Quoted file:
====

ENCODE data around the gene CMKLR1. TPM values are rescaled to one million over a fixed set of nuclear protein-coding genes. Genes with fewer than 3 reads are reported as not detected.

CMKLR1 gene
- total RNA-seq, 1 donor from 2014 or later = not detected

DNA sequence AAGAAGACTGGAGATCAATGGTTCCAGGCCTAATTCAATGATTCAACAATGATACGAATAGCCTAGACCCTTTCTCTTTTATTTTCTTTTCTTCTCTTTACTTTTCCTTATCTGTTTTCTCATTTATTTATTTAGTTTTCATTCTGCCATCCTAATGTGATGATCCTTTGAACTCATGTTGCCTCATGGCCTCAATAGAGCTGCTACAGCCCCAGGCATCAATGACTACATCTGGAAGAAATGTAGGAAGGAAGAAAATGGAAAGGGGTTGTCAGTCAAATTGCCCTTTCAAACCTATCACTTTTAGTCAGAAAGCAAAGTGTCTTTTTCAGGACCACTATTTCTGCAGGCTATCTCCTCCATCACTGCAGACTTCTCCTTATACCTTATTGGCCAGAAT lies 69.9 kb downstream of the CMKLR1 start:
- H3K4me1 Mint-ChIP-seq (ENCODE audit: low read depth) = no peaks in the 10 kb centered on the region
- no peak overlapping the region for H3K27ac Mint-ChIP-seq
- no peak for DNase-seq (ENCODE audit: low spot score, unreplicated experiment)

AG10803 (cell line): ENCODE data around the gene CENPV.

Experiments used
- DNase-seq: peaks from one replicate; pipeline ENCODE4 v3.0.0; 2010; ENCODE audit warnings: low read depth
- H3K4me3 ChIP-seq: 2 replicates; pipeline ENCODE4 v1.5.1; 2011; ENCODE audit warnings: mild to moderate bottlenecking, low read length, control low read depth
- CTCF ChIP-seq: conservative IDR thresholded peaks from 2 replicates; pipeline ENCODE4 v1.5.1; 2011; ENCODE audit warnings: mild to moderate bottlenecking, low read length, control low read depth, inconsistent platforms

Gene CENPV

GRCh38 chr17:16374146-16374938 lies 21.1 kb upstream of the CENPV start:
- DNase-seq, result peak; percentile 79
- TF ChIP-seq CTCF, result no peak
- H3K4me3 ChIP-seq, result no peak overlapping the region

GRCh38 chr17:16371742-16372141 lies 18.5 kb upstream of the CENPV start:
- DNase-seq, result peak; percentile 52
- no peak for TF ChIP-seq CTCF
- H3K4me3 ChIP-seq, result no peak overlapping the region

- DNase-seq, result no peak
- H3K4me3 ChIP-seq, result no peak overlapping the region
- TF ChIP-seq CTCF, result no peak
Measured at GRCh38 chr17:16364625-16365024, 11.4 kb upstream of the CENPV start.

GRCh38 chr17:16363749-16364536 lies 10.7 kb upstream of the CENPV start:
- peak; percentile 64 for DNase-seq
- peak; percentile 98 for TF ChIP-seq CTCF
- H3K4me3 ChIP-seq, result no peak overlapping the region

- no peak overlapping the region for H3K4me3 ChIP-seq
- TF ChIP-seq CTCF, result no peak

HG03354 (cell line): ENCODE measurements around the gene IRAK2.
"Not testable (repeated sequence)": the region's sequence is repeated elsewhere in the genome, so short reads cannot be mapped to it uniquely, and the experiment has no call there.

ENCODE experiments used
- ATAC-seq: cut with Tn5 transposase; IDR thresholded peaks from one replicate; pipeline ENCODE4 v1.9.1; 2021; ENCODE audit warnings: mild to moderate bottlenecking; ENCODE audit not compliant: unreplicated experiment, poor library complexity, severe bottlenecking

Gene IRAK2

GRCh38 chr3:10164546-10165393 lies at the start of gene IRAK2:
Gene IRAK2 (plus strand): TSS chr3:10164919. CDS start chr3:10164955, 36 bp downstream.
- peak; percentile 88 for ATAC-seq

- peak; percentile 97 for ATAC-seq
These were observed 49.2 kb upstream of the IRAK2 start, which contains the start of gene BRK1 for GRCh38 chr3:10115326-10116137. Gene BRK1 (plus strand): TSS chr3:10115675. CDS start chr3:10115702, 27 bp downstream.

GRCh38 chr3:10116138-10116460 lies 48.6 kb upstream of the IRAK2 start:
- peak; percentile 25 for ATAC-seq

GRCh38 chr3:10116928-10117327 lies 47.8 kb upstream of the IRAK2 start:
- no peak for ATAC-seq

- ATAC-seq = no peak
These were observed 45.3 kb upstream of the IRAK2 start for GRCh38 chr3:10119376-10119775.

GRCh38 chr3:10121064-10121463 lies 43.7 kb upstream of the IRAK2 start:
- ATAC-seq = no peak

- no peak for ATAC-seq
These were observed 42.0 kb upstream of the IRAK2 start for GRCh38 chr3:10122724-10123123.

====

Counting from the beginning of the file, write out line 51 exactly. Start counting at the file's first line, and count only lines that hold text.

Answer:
These were observed 42.0 kb upstream of the IRAK2 start for GRCh38 chr3:10122724-10123123.